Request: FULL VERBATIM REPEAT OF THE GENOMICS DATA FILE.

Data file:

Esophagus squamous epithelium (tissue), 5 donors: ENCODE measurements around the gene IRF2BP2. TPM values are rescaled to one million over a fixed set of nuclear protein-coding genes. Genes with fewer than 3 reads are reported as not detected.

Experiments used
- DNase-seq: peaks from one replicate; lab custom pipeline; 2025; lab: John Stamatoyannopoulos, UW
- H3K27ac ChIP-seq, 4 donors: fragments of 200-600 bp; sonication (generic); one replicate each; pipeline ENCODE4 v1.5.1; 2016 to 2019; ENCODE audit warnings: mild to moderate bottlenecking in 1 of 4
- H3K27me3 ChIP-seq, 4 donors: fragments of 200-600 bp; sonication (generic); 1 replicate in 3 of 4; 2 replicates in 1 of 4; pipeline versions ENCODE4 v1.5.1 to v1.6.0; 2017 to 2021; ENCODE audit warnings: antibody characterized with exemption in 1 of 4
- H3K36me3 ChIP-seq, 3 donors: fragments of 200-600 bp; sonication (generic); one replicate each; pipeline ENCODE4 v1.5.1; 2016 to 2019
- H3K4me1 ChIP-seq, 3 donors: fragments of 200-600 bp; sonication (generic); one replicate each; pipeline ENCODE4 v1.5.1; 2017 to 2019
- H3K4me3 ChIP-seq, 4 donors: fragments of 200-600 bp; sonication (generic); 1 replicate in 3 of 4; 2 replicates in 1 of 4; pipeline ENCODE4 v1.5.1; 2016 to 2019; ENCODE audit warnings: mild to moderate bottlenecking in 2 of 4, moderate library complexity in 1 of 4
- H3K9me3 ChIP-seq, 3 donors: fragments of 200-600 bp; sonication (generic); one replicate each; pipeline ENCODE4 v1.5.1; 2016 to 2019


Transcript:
Esophagus squamous epithelium (tissue), 5 donors: ENCODE measurements around the gene IRF2BP2. TPM values are rescaled to one million over a fixed set of nuclear protein-coding genes. Genes with fewer than 3 reads are reported as not detected.

Experiments used
- DNase-seq: peaks from one replicate; lab custom pipeline; 2025; lab: John Stamatoyannopoulos, UW
- H3K27ac ChIP-seq, 4 donors: fragments of 200-600 bp; sonication (generic); one replicate each; pipeline ENCODE4 v1.5.1; 2016 to 2019; ENCODE audit warnings: mild to moderate bottlenecking in 1 of 4
- H3K27me3 ChIP-seq, 4 donors: fragments of 200-600 bp; sonication (generic); 1 replicate in 3 of 4; 2 replicates in 1 of 4; pipeline versions ENCODE4 v1.5.1 to v1.6.0; 2017 to 2021; ENCODE audit warnings: antibody characterized with exemption in 1 of 4
- H3K36me3 ChIP-seq, 3 donors: fragments of 200-600 bp; sonication (generic); one replicate each; pipeline ENCODE4 v1.5.1; 2016 to 2019
- H3K4me1 ChIP-seq, 3 donors: fragments of 200-600 bp; sonication (generic); one replicate each; pipeline ENCODE4 v1.5.1; 2017 to 2019
- H3K4me3 ChIP-seq, 4 donors: fragments of 200-600 bp; sonication (generic); 1 replicate in 3 of 4; 2 replicates in 1 of 4; pipeline ENCODE4 v1.5.1; 2016 to 2019; ENCODE audit warnings: mild to moderate bottlenecking in 2 of 4, moderate library complexity in 1 of 4
- H3K9me3 ChIP-seq, 3 donors: fragments of 200-600 bp; sonication (generic); one replicate each; pipeline ENCODE4 v1.5.1; 2016 to 2019